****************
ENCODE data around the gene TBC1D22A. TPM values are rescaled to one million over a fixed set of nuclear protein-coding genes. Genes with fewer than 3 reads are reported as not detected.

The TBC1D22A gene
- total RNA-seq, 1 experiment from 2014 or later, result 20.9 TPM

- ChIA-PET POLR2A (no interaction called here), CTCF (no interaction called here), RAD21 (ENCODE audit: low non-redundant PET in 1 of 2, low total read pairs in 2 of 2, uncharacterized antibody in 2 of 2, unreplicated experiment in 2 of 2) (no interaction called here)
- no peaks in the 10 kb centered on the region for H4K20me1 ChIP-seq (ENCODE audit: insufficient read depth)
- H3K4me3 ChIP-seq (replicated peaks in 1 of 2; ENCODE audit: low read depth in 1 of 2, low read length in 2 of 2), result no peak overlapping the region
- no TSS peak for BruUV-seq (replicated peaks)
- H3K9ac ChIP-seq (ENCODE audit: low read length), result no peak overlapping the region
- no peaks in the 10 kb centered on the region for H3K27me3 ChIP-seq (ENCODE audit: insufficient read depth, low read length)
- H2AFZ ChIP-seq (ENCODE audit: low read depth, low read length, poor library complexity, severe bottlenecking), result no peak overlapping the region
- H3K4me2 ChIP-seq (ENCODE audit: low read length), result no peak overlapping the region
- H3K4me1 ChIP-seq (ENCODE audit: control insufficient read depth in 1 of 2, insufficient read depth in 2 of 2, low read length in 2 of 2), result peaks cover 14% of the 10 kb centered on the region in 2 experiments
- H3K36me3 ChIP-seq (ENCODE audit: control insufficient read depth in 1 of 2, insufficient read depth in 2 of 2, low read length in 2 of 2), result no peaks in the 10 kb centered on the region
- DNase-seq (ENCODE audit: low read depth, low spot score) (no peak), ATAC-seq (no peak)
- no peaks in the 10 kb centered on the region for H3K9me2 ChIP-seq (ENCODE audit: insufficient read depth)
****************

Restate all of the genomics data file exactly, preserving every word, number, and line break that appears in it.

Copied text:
ENCODE data around the gene TBC1D22A. TPM values are rescaled to one million over a fixed set of nuclear protein-coding genes. Genes with fewer than 3 reads are reported as not detected.

The TBC1D22A gene
- total RNA-seq, 1 experiment from 2014 or later, result 20.9 TPM

- ChIA-PET POLR2A (no interaction called here), CTCF (no interaction called here), RAD21 (ENCODE audit: low non-redundant PET in 1 of 2, low total read pairs in 2 of 2, uncharacterized antibody in 2 of 2, unreplicated experiment in 2 of 2) (no interaction called here)
- no peaks in the 10 kb centered on the region for H4K20me1 ChIP-seq (ENCODE audit: insufficient read depth)
- H3K4me3 ChIP-seq (replicated peaks in 1 of 2; ENCODE audit: low read depth in 1 of 2, low read length in 2 of 2), result no peak overlapping the region
- no TSS peak for BruUV-seq (replicated peaks)
- H3K9ac ChIP-seq (ENCODE audit: low read length), result no peak overlapping the region
- no peaks in the 10 kb centered on the region for H3K27me3 ChIP-seq (ENCODE audit: insufficient read depth, low read length)
- H2AFZ ChIP-seq (ENCODE audit: low read depth, low read length, poor library complexity, severe bottlenecking), result no peak overlapping the region
- H3K4me2 ChIP-seq (ENCODE audit: low read length), result no peak overlapping the region
- H3K4me1 ChIP-seq (ENCODE audit: control insufficient read depth in 1 of 2, insufficient read depth in 2 of 2, low read length in 2 of 2), result peaks cover 14% of the 10 kb centered on the region in 2 experiments
- H3K36me3 ChIP-seq (ENCODE audit: control insufficient read depth in 1 of 2, insufficient read depth in 2 of 2, low read length in 2 of 2), result no peaks in the 10 kb centered on the region
- DNase-seq (ENCODE audit: low read depth, low spot score) (no peak), ATAC-seq (no peak)
- no peaks in the 10 kb centered on the region for H3K9me2 ChIP-seq (ENCODE audit: insufficient read depth)